What I’ve Learned At VCFA Series: Semester One (Included: The Secret To Productivity!)
This is the end of my first semester. Five packets containing nine essays, 200 pages total of creative work, 50 books read and analyzed, many exchanges with my advisor, Tim Wynne-Jones. I get a little choked up and overwhelmed, just thinking about the whole experience. So why don’t I try to tell you what I’ve learned with a simple little list?
In my first VCFA semester, I have learned:
1. To be a beginner.
Yes, after ten years and many drafts of several manuscripts, countless conferences, critiques and workshops, I still have such a long way to go. A long, long way. Then again, I wonder if I’ll always think so. In some ways, every writer should be a beginner, unless they feel they have reached the end: the end of their growth. The moment you think you know it all a little kid inside you that is joy and wonder grows old.
2. To follow my characters.
I used to be such a bossy writer. I’d have my outline all laid out, thank you very much. Or, at the very least, I’d know the points that I’d want my story to hit, the things I wanted my characters to do. After this semester’s intense work, I realized how much I was constricting my characters, and because of it, how much the story’s logic suffered. (As in: why would she do this all of a sudden? Or, why wouldn’t he try and do that?) It’s okay to know approximately where you might want to end up. As long as that’s where your characters are going!
Now when I construct scenes, I am not asking what I need to happen. I’m asking my characters: what are you going to do? And why?
3. To face my fears.
I have analyzed and figured out why I look for that Internet browser button in the middle of writing a scene. It could be because I am stalling. I know I’m stuck, something is off, and instead of facing the problem, my response is running off on some random chase. This work isn’t over by far, again will it ever be? And yet, this semester, I have started to pay more attention to fear. I realize I can’t eliminate it. It can’t ever go away. But it is something I can — and must — face, every time I sit down at my computer. But it helps to name it. Nameless, it can eat you whole.
4. To think “try” instead of “perfect.”
Around packet 3 was where I got seriously stuck. I was paralyzed (see fear). I hated the chapters I was writing, and was terrified to approach another book I wanted to write. So, what did I do? I decided to “try” things. One day I tried to start with a school scene. The next day, I tried to start in a totally different place. In the span of that packet, I also tried to write a brand new story. It didn’t work. Ten pages, probably more, for nothing, pages I didn’t even bother show Tim. But it wasn’t “nothing.” It was learning. It got me back to a story I had been afraid to approach in the first place. Thinking “try” instead of “perfect” helps free you up. So what if you make a mistake. You’re only trying.
This is big, peeps, so pay attention. Huge. Life-changing. This, my friends, is an eternal secret to writing productivity. I used to try it other ways. Thirty-one minutes (some of you will remember that; it was great.) One chapter a day (that can work sometimes). Breaks on the weekend. Great chunks of all-or-nothing. And then I discovered Ray Bradbury’s precious little volume called Zen In The Art of Writing. Some of you/many of you might have heard of it. And I’m sure Ray Bradbury is not the only one who came up with that idea either: 1,000 words a day, to honor your craft, to honor yourself as a writer. All I know is, it came to me at the right time. I latched on to it. One thousand words a day. Make it holy. No matter what, NO MATTER WHAT. Some days, when you’re blocked on one project, make it 1,000 words from a different project. A short story. Or a fun writing exercise. Put your character in a random situation: 1,000 words. Examine a scene in the childhood of your antagonist: 1,000 words. Or just: write crappy on a crappy day. Lower your standards. One thousand words. Try it. Some days it’ll be easy as blinking. Other days, grit your teeth and stick to it, even if it takes all night. One thousand words. Some days, write more if you can. But never less. At some point during this semester, I started this practice. It hasn’t always been easy. But now I can’t live any other way. When someone asks me advice next time, this will be it. Ignore everything else I or anyone else have said and just try that, and you’ll soar. I practically guarantee it. *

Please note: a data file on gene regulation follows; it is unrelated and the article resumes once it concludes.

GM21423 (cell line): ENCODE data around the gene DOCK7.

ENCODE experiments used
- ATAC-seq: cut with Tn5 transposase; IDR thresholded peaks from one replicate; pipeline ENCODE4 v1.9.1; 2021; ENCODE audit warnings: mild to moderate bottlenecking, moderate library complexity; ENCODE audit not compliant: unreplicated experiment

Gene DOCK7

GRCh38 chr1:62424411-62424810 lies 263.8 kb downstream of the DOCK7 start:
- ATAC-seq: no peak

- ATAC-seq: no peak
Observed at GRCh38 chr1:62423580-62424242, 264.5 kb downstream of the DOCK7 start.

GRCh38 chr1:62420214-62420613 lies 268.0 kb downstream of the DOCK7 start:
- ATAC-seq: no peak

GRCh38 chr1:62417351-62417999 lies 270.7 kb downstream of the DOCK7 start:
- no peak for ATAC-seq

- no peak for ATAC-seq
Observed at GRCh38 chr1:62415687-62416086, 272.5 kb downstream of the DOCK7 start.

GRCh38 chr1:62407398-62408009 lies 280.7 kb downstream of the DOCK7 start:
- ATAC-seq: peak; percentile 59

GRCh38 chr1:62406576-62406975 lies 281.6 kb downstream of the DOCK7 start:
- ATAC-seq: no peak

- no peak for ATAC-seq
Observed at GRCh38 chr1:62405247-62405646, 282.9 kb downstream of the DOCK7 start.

*Only one way I’m letting you off the hook with this one: if you don’t need a secret to great writing productivity. If you have your own perfect secret. Some people do. Shannon Hale takes Sundays off and swears by it. Hey, it worked for her. Maybe you have something that works for you, something better. Then ignore this. If you don’t, then tell me: what do you have to lose by trying this out?
6. Short stories
I recommend writing short stories to grow as a writer. It did wonders for me.
First, I started with reading, and if you try it you should too. (I read seven anthologies. If you decide to try it, I recommend reading at least two). The reading was such an inspiration. Short stories tend to be playful, elusive, wonderfully weird. Reading them, I got a sense of immense freedom: anything goes! Anything is worth a try! My mind burst with ideas. Writing was a joy, low stakes, not much to lose, and at the same time, there was the thrill, the freshness. If you’re a novelist, you are not wasting your time on a short story. While handling the concentrated, elegant form, it’s easy to observe your issues, your problems; it’s easy to plot, to revise, to add or take away a character, to play with tense or point of view. I bet I got that one from Ray Bradbury, too.
I hope this helps/inspires you a little!
What about you? What have you been learning, lately? I’d love to know.
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